By Dustin Luca
---- — Dylan’s Bar & Grill, a decade-old downtown restaurant on Park Street, has been closed and seized by the state for failure to pay taxes.
The eatery led by owner Sam Petrovich for more than a decade was seized by state Department of Revenue examiners on Nov. 12 as part of an attempt to collect $191,763 in unpaid taxes, according to Ann Dufresne, director of communications.
About 95 percent of the arrears represents unpaid state meals tax dating as far back as May 2010, according to Dufresne.
The remaining $9,400 is outstanding local meals tax, with about $67 in withheld employee taxes, Dufresne said.
As part of the seizure, the contents of the restaurant — including furnishings, cash registers, equipment and more — are set to be auctioned off to the public on Tuesday, Dec. 3. The proceeds will help offset the outstanding taxes, according to Dufresne.
The auction will take place at Dylan’s, 18 Park St., but a time had not been set as of press time on Tuesday, she said.
“Whatever the assets are that are produced by the auction will go toward the outstanding tax obligation, and whatever remains will remain the taxpayer’s obligation,” Dufresne said.
State seizures for unpaid taxes are rare, with none being reported in Andover over the last two years and only around 75 across the state carried out annually by the Department of Revenue, according to Dufresne.
“Often times, what happens with a seizure ... it’s a wake-up call for the taxpayer,” she said.
While Dufresne said she couldn’t discuss the specifics of Petrovich’s case due to confidentiality restrictions, she said seizures are typically a last resort for the Department of Revenue.
“This is an indication we’ve been working with the taxpayer for an extended period of time to deal with back taxes,” she said. “Before we get to this point, we work with the taxpayer. We send them notices, telephone calls, we try to work out payment agreements with them. In some cases, we do work out payment agreements.”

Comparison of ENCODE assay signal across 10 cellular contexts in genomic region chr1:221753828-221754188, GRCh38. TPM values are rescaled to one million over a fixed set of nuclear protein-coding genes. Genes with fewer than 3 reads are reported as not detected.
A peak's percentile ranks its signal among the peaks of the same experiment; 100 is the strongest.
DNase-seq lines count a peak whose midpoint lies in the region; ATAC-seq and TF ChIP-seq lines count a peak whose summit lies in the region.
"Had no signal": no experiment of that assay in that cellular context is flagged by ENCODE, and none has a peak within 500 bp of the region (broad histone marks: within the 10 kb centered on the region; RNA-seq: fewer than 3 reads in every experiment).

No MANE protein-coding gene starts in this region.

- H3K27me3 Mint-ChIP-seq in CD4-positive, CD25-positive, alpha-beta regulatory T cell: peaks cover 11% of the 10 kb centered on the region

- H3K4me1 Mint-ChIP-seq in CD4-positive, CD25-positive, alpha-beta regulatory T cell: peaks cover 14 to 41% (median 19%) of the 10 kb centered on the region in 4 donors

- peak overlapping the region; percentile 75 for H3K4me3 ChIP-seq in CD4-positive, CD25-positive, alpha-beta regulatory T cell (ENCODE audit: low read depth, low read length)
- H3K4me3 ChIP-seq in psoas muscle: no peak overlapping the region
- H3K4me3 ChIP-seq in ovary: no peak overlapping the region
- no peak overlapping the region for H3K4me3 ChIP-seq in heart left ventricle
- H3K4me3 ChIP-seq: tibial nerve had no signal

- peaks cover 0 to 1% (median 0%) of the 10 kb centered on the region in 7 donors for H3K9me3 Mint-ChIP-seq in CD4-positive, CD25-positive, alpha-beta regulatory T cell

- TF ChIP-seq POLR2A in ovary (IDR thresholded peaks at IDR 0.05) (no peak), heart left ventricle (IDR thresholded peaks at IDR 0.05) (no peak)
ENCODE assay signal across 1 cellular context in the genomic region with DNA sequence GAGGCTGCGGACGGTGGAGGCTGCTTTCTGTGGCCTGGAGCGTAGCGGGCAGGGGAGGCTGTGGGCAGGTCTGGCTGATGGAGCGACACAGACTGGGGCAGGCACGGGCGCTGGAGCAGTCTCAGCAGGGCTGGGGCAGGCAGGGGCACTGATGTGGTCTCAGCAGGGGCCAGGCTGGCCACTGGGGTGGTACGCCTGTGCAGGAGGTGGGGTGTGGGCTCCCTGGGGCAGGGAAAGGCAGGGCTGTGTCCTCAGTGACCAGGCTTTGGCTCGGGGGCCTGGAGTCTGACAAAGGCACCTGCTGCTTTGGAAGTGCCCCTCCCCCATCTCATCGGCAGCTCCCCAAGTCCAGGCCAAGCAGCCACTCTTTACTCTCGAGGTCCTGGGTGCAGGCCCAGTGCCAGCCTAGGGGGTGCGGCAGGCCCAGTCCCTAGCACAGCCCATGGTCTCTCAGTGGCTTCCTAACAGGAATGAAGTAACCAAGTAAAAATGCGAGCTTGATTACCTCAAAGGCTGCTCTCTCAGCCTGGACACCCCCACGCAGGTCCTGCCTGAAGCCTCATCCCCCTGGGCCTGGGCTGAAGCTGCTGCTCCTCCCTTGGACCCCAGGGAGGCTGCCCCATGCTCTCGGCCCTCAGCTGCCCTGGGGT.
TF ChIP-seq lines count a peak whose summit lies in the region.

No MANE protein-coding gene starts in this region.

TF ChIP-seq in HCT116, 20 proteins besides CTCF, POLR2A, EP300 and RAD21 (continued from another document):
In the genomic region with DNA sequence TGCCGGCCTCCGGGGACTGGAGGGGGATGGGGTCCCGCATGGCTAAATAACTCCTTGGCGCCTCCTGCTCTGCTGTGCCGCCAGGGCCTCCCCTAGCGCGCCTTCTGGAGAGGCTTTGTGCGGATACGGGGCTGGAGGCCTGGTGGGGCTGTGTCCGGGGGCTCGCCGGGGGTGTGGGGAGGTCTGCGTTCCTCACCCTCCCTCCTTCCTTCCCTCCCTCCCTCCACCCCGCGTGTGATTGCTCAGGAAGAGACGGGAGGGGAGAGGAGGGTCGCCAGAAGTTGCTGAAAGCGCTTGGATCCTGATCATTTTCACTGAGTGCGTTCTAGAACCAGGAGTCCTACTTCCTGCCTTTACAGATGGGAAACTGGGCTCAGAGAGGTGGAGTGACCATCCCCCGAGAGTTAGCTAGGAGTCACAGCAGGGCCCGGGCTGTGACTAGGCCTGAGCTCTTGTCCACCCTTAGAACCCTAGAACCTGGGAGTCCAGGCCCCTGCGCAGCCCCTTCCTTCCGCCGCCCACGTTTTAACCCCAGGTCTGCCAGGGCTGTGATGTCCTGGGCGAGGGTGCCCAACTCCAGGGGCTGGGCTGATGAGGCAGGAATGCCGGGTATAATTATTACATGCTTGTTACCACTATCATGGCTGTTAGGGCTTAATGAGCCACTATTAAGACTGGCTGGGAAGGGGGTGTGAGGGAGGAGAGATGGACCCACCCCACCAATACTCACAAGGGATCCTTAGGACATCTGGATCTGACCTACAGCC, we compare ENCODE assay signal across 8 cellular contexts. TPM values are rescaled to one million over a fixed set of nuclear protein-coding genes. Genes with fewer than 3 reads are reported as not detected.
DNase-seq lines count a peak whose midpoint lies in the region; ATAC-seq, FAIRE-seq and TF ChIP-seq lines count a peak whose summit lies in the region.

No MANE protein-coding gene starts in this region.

Petrovich couldn’t be reached for comment this week. In an interview last week prior to the seizure, Petrovich explained that the reason for the restaurant’s sudden closure was that “it was time to move on” and that he wanted to “be positive” about the situation.
Dylan’s website confirms that it has closed. Petrovich thanks “everyone for over 10 years of great memories.”
“We truly appreciate your business. Please look for an announcement on our new location,” he says.
However, when asked last week about a new location, Petrovich said he had no future plans to open up elsewhere.
Property owner Schnellinger Dagmar said she planned to lease the commercial space when it becomes available to a new tenant, be it for use as a restaurant or other activity.
The tax problem is specifically on Petrovich’s shoulders and doesn’t reach into the physical building, according to Dagmar.
“The property is fine,” she said. “I pay my taxes.”
The auction of the restaurant’s assets can be avoided if Petrovich pays the full amount owed before Dec. 3, Dufresne said. While the seizure process cannot be appealed, filing for bankruptcy can delay the taking, she said.